Article 19: Toronto's Sad Disappearing Sausages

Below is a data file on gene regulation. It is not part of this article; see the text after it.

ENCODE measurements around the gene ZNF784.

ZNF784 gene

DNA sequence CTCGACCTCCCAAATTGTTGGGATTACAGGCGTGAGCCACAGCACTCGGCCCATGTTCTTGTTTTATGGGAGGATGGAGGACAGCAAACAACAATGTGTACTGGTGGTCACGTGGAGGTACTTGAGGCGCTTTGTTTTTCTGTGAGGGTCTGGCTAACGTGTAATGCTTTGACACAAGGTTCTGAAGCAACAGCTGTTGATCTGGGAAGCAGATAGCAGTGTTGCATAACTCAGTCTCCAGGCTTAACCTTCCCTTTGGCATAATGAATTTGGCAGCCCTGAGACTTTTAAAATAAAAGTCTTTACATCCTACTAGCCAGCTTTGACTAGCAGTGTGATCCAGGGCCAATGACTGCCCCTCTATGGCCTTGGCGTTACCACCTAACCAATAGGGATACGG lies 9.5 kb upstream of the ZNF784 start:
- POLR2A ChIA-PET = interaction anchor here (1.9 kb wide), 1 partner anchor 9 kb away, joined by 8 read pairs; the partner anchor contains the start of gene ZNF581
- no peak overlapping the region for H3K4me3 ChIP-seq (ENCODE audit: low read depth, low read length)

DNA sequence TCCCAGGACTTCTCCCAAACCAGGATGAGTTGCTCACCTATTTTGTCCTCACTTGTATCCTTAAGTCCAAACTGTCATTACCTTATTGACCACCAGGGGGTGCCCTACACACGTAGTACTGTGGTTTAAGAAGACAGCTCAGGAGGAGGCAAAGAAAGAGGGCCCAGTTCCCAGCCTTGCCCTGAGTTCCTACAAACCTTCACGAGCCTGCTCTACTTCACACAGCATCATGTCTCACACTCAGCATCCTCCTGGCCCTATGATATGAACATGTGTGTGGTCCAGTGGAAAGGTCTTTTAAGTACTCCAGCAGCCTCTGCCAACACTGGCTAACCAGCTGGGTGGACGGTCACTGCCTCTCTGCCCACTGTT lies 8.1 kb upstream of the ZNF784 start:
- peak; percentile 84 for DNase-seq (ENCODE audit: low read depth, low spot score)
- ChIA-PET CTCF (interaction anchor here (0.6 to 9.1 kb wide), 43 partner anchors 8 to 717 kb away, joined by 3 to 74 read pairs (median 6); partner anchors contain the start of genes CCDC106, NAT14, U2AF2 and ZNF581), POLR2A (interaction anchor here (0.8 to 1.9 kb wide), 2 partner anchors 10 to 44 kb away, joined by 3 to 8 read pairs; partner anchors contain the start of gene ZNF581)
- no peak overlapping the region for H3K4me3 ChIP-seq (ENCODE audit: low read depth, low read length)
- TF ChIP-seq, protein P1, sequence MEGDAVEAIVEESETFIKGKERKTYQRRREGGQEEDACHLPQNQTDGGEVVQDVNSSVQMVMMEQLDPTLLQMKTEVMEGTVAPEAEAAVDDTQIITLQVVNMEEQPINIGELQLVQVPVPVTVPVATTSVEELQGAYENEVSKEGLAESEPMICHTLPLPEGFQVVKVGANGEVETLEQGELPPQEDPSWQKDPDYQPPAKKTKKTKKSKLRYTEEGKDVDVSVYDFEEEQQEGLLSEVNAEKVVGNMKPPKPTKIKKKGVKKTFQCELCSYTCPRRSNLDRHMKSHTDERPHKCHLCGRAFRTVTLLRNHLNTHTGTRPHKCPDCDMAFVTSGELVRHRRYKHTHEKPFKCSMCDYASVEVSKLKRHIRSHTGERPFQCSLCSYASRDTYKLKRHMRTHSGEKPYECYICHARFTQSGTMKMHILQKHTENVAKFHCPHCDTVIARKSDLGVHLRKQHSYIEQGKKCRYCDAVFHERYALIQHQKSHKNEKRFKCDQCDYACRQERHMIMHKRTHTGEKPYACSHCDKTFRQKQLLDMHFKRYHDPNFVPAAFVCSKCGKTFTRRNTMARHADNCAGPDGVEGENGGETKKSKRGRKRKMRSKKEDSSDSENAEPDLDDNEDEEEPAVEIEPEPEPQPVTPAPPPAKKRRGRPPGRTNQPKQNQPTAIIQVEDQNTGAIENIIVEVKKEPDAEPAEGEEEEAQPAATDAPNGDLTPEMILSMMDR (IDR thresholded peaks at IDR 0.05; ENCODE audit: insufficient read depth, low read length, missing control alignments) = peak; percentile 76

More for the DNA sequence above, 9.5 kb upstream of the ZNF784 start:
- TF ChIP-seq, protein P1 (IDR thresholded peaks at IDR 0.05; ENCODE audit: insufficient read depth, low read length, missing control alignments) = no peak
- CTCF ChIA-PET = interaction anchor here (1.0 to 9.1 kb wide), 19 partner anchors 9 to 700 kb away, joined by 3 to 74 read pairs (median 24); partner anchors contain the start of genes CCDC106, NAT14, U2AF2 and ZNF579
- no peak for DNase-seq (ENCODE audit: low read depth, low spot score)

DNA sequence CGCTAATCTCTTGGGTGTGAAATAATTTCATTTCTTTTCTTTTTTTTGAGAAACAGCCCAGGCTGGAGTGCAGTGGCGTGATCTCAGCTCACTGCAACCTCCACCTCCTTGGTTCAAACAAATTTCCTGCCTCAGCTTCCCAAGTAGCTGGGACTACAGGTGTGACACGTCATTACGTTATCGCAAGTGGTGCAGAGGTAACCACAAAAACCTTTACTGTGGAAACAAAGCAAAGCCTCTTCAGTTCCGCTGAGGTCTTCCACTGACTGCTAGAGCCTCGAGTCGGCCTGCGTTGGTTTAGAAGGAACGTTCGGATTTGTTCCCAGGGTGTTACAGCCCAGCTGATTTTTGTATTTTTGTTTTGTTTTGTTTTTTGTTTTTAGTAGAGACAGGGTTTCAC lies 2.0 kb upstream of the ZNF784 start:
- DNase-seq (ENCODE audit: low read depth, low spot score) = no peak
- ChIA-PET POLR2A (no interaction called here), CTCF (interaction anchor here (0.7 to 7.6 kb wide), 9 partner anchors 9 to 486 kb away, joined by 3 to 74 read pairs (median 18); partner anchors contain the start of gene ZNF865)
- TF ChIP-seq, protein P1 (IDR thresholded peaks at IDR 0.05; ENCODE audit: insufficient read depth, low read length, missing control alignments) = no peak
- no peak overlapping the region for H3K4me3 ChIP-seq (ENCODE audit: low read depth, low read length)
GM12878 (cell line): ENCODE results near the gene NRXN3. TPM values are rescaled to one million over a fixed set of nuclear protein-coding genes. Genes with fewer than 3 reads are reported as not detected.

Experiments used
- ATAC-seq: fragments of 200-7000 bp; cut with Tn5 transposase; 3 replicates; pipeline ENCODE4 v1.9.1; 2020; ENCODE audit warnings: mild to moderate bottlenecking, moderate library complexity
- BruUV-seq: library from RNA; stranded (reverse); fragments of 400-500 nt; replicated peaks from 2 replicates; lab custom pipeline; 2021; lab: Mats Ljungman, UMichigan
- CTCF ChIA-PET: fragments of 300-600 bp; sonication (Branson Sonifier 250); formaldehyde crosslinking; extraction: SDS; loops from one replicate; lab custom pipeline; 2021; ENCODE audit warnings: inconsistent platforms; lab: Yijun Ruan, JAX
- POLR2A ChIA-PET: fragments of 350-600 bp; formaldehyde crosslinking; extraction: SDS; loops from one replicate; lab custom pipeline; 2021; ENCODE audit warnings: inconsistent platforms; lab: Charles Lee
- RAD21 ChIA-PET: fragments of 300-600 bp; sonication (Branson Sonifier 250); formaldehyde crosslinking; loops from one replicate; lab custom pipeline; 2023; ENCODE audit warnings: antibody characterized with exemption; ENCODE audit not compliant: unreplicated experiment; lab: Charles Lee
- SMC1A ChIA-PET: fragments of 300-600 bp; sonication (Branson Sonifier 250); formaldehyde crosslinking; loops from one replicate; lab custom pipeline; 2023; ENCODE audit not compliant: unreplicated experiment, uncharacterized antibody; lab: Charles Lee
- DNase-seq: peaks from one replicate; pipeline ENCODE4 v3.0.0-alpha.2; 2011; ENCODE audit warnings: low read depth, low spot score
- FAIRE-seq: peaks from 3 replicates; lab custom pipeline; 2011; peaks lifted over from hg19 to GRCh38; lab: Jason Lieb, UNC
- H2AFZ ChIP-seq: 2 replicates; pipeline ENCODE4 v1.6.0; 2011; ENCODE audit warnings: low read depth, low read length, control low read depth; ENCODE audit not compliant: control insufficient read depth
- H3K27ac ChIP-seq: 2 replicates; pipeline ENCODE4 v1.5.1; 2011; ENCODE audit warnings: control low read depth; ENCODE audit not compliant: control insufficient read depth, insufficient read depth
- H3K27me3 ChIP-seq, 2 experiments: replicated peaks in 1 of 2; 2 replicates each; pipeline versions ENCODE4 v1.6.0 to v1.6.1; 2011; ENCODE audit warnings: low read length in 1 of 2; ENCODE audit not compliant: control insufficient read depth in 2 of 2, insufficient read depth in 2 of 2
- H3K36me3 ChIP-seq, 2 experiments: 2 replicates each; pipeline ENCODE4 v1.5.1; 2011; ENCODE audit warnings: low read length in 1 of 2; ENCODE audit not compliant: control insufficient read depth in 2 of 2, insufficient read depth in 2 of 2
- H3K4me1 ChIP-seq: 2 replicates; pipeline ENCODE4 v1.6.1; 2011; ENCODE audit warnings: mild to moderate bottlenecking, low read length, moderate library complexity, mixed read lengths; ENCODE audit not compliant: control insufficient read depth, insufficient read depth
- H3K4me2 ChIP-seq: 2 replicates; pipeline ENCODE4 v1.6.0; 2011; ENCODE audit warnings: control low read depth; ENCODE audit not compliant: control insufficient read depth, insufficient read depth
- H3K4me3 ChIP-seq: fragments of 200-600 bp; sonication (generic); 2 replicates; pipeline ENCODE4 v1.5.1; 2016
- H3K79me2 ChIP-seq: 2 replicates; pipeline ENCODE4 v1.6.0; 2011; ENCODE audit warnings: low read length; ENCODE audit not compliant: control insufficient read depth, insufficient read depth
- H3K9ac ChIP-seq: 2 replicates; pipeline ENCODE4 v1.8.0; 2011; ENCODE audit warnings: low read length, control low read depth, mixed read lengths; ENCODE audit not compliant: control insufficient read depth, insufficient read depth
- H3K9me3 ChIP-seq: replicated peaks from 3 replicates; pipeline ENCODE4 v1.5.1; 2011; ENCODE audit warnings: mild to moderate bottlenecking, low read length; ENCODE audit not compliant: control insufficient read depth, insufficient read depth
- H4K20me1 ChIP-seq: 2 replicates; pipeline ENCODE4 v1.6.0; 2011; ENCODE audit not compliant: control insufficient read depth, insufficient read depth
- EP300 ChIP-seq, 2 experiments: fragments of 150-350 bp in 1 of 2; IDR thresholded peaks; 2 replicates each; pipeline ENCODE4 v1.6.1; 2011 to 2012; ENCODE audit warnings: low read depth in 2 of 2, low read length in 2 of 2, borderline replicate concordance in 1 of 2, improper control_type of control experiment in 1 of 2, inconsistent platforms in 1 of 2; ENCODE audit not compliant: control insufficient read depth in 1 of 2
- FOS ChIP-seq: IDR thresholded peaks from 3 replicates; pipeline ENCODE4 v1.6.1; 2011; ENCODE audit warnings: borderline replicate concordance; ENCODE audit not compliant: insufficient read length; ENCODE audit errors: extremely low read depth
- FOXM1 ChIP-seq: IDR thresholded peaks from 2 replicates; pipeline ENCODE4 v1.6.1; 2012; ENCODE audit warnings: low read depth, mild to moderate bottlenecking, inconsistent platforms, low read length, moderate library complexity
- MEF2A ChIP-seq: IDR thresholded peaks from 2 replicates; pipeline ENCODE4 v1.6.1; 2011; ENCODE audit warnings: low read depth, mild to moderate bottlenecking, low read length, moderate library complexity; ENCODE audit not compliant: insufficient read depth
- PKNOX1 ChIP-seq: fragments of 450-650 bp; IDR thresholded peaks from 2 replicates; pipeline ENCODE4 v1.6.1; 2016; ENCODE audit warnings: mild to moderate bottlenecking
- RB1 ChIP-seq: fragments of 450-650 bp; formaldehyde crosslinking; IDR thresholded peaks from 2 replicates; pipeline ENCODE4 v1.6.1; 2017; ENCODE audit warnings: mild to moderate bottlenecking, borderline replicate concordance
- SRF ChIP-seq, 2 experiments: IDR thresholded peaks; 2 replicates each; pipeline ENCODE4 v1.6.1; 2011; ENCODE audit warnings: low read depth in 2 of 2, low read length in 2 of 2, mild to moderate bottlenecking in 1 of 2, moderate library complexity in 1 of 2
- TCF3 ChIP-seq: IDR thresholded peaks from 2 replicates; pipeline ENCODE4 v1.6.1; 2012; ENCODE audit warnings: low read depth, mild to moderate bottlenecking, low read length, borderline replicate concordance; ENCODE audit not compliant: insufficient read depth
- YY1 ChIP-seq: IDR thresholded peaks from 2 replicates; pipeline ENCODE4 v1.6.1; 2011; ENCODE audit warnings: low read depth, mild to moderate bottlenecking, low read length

There's been a sad disappearance in Toronto: hanging sausages. At a popular Portuguese butcher on Dundas Street there used to be dozens of different kinds of marvelously flavorful cured sausages hanging above the meat counter. Now they are gone. What's happened? One employee let me in on the secret: the city health inspector made them take them down. The health inspector thought that hanging the sausages in a public place that was not guaranteed to be below a certain regulated and recorded temperature was potentially unsafe. According to the employee this has been happening to all the Portuguese and ethnic butcher shops that had hanging sausages. But, the employee said, why aren't all the sausages in St. Lawrence Market taken down? They let them keep them for the tourists, he says, raising a conspiratorial eyebrow. The employee showed me the sausages that they still sold - only two or three varieties of uncooked sausage, in the fridge. When he looked at them he shook his head. Real sausages aren't supposed to be in the fridge, he says, it's too cold and too humid, it ruins them. As I left the store I felt very sad that I would no longer be able to bite into a rich tangy sausage, and I regretted not buying more of them in the past and eaten them right in front of that health inspector's face. Things like this are all too typical in Toronto, where do-gooders of all stripes are always casting credentialed and rationalistic aspersions on things that have proved fine and beautiful for generations. We are a city without street food, we can't drink in parks, restaurants need to buy permits to have patios, backyard chickens are banned, barbers can't cut clients hair from their homes, even buskers need licenses. And now good sausages are gone from Toronto. My tears fall in the shape of sausages.